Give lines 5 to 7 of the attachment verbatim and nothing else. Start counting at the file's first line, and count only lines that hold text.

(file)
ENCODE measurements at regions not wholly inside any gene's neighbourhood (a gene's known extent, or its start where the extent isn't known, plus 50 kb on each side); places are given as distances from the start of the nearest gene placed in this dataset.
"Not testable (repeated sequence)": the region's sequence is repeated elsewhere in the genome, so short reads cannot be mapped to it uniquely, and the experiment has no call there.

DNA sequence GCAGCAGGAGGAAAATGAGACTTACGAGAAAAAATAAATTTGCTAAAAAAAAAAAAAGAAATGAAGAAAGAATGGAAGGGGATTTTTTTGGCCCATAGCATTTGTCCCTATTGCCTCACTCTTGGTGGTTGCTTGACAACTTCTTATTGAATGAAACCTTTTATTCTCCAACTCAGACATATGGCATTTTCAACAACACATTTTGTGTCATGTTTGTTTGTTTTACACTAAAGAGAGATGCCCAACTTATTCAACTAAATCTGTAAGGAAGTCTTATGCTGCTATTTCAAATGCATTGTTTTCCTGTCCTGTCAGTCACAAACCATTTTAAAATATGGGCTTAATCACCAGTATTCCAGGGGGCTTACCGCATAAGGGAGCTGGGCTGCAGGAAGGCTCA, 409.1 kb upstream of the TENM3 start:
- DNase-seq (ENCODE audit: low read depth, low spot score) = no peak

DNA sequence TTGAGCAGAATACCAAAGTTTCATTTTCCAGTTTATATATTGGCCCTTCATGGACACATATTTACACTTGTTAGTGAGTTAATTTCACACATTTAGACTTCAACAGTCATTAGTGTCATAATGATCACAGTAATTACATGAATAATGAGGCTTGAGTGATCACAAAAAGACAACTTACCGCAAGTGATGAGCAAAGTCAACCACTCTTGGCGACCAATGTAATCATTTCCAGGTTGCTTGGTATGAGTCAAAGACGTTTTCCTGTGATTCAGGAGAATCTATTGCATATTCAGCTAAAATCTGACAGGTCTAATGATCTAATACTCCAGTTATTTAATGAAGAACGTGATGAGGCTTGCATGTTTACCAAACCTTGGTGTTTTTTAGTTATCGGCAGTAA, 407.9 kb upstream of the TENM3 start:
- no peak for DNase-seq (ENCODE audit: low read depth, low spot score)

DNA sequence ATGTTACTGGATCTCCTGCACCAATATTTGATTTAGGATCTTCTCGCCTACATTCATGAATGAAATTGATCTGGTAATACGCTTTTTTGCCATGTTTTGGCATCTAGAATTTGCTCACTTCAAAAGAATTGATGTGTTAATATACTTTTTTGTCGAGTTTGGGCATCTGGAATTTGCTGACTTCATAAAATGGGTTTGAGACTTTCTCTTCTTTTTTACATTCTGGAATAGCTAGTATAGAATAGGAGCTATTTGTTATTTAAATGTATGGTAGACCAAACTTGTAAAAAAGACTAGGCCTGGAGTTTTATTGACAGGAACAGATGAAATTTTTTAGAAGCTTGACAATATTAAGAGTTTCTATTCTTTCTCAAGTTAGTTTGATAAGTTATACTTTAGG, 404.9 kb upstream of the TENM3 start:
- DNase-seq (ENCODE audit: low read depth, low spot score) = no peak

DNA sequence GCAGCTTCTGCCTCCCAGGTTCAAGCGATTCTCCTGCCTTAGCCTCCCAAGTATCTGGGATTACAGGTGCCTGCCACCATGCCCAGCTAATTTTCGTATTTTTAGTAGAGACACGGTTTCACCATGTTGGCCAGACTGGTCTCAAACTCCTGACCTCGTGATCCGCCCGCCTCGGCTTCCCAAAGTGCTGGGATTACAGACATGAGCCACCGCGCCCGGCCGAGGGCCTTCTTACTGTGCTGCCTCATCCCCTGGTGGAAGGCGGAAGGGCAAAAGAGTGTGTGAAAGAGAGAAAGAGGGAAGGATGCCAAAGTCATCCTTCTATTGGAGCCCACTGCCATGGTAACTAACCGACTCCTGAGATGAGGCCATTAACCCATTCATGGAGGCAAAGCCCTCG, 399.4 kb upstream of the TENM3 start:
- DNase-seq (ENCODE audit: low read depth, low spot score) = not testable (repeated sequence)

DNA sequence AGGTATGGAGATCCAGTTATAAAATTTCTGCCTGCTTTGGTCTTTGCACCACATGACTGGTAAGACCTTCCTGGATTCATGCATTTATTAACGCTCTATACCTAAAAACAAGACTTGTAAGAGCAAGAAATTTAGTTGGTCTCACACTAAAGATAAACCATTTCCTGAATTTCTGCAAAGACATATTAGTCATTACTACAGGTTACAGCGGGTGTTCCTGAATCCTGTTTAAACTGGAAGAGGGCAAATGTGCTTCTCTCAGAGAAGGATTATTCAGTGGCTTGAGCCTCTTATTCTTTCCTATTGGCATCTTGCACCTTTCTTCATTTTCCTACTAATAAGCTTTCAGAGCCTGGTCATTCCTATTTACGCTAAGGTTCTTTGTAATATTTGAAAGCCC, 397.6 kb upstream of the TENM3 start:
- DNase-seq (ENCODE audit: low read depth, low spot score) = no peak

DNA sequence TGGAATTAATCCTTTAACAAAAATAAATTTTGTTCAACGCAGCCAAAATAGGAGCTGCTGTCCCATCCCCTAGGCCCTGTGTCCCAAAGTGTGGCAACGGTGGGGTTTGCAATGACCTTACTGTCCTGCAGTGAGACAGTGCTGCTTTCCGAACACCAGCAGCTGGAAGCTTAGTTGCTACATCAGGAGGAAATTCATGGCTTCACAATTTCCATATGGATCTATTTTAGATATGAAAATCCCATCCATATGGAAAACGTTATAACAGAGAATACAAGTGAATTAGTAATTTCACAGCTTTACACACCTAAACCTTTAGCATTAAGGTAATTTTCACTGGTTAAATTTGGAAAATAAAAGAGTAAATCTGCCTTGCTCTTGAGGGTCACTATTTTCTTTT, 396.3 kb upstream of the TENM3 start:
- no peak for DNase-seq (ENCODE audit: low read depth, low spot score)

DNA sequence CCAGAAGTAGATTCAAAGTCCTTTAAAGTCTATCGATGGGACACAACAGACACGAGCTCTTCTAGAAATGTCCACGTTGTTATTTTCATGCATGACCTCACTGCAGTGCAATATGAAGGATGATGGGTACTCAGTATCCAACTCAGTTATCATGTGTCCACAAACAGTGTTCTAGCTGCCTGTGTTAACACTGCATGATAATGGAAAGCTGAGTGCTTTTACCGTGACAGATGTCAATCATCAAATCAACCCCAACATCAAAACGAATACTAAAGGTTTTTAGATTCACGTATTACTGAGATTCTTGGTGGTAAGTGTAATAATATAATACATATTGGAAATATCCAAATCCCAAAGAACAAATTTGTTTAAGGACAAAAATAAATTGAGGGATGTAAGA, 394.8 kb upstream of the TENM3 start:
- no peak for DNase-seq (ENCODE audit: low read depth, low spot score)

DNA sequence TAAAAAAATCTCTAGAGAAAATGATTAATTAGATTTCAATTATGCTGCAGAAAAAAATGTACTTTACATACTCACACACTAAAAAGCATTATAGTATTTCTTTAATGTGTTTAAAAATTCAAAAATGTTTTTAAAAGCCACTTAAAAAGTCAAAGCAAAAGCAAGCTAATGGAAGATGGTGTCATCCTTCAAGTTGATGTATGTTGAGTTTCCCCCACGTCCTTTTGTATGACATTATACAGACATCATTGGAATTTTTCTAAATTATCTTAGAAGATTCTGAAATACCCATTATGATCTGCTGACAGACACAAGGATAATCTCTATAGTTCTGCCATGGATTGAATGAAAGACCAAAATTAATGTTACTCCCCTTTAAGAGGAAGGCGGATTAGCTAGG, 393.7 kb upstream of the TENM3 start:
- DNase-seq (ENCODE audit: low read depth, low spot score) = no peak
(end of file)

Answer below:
DNA sequence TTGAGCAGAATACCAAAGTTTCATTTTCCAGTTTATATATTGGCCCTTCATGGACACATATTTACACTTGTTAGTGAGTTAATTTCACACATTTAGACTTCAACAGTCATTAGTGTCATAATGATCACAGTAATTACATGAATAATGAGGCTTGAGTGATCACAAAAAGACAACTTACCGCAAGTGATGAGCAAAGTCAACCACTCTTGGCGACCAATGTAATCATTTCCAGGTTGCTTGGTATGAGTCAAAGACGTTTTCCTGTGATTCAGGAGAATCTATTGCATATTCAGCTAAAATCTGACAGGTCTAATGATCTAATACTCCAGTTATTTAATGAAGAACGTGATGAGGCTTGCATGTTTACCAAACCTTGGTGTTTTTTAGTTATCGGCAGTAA, 407.9 kb upstream of the TENM3 start:
- no peak for DNase-seq (ENCODE audit: low read depth, low spot score)

DNA sequence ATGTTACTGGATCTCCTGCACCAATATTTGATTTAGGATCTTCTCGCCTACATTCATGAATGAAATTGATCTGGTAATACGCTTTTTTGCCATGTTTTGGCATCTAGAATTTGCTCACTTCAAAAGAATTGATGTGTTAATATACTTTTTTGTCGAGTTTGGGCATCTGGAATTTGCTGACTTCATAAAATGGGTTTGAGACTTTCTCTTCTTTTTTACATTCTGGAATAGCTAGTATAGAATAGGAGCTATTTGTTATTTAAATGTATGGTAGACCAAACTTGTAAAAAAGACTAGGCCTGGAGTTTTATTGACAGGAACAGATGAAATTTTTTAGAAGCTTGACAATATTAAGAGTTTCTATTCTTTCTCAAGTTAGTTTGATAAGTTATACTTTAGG, 404.9 kb upstream of the TENM3 start: